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Companies Can Help Tackle Internet Trolls


Peter Gillespie was quoted in Chicago Tribune on February 2, 2016. The article “Companies Can Help Tackle Internet Trolls” discussed how companies can play a role in making Internet trolls think twice before they spout off.

"I think companies overall tend to be pretty vigilant about wanting to protect their business reputation and their goodwill with clients or business partners," said Peter. "Certainly, if they see that an employee is engaged in online misconduct in a way that ties back to the business or the employer, they will be very quick to take appropriate action."

"I don't think a free speech argument carries the day when you've got employees who are engaged in unacceptable behavior," he said. "If someone's harassing someone online and the employer's aware of it, and then similar behavior happens in the workplace, there's a risk that someone could say the company knew this person behaved this way and tolerated it."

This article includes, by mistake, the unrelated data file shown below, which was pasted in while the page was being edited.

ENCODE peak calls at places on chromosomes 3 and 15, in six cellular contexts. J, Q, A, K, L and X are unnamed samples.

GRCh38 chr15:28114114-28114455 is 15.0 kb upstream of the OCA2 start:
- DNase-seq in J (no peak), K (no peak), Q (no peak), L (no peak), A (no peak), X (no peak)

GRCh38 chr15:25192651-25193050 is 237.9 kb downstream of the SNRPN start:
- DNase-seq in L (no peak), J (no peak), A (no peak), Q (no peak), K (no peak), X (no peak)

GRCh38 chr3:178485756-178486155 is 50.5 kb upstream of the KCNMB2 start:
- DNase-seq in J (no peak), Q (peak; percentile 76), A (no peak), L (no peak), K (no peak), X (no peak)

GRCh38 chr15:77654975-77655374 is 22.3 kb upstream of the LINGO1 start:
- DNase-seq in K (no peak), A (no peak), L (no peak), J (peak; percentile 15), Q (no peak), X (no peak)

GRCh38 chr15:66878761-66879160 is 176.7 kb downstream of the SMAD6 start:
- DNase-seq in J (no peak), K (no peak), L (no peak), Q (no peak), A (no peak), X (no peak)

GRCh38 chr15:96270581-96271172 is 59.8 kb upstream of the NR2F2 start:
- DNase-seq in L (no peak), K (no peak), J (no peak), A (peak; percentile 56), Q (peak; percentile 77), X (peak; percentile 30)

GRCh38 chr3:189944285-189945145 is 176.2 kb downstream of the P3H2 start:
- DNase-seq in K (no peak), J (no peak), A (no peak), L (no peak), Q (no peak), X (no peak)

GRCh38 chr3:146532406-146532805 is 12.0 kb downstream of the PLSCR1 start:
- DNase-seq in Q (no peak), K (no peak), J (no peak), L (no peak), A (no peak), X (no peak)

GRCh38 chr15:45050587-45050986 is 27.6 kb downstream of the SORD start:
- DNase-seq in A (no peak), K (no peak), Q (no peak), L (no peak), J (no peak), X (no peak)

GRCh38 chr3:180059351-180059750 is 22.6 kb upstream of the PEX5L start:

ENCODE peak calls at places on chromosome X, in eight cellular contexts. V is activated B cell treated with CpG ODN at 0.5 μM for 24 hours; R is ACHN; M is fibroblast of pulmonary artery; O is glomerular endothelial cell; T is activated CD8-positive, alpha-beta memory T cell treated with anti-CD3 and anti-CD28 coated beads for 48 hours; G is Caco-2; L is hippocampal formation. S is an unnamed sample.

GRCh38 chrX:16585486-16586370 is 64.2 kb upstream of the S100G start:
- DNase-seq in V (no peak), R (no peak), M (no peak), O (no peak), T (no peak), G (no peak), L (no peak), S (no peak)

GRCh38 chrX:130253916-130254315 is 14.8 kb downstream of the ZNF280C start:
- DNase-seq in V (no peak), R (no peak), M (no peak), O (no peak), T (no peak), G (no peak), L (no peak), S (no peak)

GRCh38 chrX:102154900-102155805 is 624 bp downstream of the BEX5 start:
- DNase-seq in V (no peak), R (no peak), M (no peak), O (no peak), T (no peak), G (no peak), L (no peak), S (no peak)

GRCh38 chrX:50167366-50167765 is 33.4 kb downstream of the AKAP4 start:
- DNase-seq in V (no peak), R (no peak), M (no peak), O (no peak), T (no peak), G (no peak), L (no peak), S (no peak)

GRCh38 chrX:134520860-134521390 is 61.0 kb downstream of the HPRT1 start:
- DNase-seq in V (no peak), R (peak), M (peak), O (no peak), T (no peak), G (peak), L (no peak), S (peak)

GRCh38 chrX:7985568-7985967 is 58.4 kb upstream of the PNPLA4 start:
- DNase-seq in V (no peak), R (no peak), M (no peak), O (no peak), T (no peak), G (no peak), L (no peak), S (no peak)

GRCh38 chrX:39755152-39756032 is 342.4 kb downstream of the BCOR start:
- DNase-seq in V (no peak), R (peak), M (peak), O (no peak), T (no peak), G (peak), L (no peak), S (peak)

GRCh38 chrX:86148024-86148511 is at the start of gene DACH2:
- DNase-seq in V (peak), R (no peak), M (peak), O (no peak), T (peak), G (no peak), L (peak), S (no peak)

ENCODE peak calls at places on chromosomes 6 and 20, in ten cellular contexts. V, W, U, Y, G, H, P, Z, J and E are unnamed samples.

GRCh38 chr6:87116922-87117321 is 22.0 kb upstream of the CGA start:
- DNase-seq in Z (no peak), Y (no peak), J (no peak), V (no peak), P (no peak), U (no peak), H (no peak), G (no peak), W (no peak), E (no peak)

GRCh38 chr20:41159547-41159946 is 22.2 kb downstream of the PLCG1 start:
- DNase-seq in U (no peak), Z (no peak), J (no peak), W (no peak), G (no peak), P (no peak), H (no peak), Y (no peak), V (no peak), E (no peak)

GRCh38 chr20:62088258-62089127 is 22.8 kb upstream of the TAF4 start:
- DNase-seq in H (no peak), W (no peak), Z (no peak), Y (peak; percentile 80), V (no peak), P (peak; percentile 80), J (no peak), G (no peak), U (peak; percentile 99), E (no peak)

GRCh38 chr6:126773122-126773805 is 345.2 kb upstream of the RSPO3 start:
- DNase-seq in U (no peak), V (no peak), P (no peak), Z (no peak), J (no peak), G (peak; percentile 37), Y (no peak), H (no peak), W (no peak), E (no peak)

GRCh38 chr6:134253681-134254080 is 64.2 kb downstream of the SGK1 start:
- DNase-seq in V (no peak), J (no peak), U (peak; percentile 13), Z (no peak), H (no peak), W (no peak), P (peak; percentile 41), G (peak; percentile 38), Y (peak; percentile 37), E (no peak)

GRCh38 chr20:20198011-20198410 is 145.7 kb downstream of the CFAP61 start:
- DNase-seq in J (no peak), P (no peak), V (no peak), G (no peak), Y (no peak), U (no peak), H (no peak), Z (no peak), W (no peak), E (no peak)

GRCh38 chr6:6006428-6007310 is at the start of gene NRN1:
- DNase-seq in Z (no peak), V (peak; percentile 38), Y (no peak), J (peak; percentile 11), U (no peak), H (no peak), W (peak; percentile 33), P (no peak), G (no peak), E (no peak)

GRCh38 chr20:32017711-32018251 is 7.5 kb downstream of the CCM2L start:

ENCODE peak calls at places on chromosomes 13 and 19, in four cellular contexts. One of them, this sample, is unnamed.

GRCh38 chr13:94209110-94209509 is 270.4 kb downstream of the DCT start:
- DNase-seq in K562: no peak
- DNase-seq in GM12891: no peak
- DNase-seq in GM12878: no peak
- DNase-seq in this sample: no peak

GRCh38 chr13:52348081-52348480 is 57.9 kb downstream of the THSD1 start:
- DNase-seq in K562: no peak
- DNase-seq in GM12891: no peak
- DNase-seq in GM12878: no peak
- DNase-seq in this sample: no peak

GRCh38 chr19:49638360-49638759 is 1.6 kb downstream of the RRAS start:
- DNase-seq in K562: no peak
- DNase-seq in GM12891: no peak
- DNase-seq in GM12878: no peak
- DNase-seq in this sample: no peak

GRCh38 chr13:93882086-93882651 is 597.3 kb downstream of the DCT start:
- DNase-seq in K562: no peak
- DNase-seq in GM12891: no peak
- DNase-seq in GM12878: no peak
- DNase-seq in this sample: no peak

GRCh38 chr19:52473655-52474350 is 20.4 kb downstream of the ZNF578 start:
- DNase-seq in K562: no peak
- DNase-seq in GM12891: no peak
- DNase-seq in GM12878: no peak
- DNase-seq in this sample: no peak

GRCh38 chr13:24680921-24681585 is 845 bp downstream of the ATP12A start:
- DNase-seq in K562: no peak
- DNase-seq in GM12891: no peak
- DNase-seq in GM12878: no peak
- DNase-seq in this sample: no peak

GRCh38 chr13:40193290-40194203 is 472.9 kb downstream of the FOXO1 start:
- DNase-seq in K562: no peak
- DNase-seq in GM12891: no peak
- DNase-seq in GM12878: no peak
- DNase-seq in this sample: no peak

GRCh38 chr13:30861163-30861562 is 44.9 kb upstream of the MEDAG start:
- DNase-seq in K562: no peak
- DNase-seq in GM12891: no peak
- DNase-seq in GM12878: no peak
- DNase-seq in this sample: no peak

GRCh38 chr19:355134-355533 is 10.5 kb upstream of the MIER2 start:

Perhaps companies should be a bit more explicit in explaining that what you do in your personal time can matter just as much. (Peter noted that companies have to walk a fine line there, as the National Labor Relations Board is very protective of a worker's ability to voice opinions about an employer. But I'm not talking about work gripes in a chat room with colleagues. I'm talking about the aggressive and profane harassment of individuals — often strangers — with whom a person disagrees.)

"Generally, the safest thing for employers to do is to make sure their handbooks reflect their business interests and not having their business reputation and business goodwill impinged by employees going out and engaging in antisocial and inappropriate conduct on social media," Peter noted.

To read the full article, please visit Chicago Tribune.

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